Fascinating article throughout about the history of the turkey. This native American bird was once common in all sorts of varieties, now it's mass-produced for thanksgiving like so many iPods. But the diverse, and absolutely gorgeous breeds (now termed 'heirloom' turkeys), are being bred by foodies:
In 1997, The American Livestock Breeds Conservancy (ALBC) took a turkey census. For about half a century, nearly every turkey farm in the U.S. had been raising a breed known as the Broad Breasted White. (This cost-efficient, big-breasted bird has a lifespan of only 18 weeks and can neither fly, nor reproduce without artificial insemination). So when the ALBC went looking for other, older breeds of turkey, what they found was startling: They counted only 1,300 turkeys not bred for industrial purposes. In the whole country.Turkeys are snapshot of what's wrong with Industrial Agriculture in this country:
Fast forward to today, when “they have literally bred all of the turkey out of the turkey,” says Will Harris, owner of White Oak Pastures, the largest USDA-certified organic farm in the state of Georgia. Harris raises American Standard Bronze turkeys, one of eight varieties identified by the ALBC as heritage breed turkeys—or birds descended from a continuous gene pool dating back to before the rise of the Broad Breasted White. Heritage birds can still mate naturally, and have a long outdoor lifespan and slow growth rate. Industrial turkeys, on the other hand, said Harris, “are satisfied to sit in one place and eat and defecate.”
At the time of 1997 census, the farmers who still raised heritage turkeys did so because they “had a true passion for them,” said Jennifer Kendall of the ALBC, not because they were profitable; until around 2000, the concept of heritage turkeys was unfamiliar even to more conscious eaters.
When it comes to turkeys, or any kind of food, the existence of multiple, diverse varieties (i.e. biodiversity) is crucial to food security. “The analogy we like to use is a stock portfolio,” says Alison Martin, also of the ALBC. You wouldn’t want to put all your savings behind one stock, but “essentially that’s what commercial agriculture has done. In a time of global climate change and economic stress, doesn’t it make sense to have options for other production methods?”It's the same old story: mass production at the cost of quality and the environment. And if that weren't enough to scare you, antibiotic resistant strains of bacteria are starting to show in factory farmed birds:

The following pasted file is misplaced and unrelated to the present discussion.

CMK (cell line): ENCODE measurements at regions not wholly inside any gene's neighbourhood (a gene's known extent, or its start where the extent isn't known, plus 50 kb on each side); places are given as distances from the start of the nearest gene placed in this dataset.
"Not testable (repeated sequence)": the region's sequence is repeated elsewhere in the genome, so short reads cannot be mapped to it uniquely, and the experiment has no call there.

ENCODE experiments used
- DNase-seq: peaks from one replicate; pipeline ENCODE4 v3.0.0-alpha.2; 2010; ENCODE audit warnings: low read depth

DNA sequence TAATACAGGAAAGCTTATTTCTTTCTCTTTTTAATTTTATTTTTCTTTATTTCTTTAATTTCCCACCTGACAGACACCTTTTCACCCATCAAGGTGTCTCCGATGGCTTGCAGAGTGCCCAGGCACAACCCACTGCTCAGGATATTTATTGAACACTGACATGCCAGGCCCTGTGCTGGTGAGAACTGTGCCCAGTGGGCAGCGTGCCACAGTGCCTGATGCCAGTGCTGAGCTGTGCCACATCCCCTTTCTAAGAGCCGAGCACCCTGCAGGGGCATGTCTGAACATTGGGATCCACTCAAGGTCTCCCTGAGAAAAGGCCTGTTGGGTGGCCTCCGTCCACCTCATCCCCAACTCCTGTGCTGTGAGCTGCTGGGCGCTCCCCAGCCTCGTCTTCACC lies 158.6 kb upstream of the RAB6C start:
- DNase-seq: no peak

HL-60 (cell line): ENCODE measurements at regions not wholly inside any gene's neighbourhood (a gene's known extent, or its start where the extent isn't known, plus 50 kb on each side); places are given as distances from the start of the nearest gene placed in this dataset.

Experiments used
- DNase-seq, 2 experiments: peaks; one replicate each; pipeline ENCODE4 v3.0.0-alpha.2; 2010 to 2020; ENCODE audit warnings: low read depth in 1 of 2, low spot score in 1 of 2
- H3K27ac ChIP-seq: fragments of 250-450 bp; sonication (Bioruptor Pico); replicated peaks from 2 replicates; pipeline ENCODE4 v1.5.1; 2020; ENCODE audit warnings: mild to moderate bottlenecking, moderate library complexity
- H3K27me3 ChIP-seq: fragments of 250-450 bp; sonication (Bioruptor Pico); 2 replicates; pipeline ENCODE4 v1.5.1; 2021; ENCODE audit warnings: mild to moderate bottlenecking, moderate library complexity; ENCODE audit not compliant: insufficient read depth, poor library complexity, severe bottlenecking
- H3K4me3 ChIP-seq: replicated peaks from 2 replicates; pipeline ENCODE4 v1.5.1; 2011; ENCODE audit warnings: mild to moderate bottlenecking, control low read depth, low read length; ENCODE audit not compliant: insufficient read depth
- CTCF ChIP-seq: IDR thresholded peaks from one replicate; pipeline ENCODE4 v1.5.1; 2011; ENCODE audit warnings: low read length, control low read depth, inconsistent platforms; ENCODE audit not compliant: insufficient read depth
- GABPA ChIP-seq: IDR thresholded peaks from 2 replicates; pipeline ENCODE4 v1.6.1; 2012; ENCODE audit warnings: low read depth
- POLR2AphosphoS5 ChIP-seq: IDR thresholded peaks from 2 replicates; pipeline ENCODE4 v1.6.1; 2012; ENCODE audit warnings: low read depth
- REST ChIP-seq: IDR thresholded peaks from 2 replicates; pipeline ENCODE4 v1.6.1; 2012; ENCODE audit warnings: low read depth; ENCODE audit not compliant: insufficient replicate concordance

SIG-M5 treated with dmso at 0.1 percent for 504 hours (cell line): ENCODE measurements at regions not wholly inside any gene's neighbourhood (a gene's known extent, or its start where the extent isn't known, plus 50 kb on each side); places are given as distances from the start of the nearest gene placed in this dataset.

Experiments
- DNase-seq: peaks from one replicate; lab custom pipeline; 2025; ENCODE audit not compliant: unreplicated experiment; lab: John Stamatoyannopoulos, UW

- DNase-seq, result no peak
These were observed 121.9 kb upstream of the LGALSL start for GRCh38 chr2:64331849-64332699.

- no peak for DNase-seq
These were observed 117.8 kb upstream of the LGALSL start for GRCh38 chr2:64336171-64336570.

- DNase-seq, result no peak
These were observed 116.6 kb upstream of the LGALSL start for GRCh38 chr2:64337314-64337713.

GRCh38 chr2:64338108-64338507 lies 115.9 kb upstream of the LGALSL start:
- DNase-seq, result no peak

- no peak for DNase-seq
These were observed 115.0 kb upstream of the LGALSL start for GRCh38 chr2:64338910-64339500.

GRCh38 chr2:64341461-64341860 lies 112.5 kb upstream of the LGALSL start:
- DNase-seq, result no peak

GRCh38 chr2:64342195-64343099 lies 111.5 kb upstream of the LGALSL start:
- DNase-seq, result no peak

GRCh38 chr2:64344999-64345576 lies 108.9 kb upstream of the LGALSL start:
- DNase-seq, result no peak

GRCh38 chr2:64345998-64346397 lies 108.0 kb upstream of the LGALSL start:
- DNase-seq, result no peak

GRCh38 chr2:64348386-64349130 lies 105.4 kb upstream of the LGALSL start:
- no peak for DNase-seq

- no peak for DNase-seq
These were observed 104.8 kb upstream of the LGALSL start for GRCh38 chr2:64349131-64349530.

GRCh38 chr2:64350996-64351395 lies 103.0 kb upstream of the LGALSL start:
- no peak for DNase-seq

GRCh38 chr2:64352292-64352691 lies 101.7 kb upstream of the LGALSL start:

That’s the theory behind Slow Food’s Ark of Taste project, “a catalog of over 200 delicious foods in danger of extinction.” The Ark of Taste strives to preserve these endangered edibles (everything from American Rye Whiskey to Amish Pie Squash) both for their unique tastes and for the sake of the biodiversity of our food system. If we don’t, said Vaughn, “we’re going to do ourselves a disservice in terms of what we have access to in the future.”
Heritage turkeys were added to the ark in 2001. And farmers like Harris are crucial to their preservation efforts. His family farmed conventionally until the 1990s, when he “grew tired and disgusted with the excesses of modern industrial farming.” Harris stopped giving his cattle corn, hormones, and antibiotics, and stopped using pesticides and chemical fertilizers. Then he added sheep and poultry to his flock of livestock, realizing it would benefit every aspect of his farm.
“Nature wants a whole smorgasbord of different things out there grazing,” he says.
For eaters, a big draw of heritage turkeys—beyond the knowledge that they’re part of a diverse food system—is their “more rich, succulent” taste, says Kendall. Because they’re bred on pasture, as opposed to in cages, heritage birds also have stronger legs, with more thigh meat.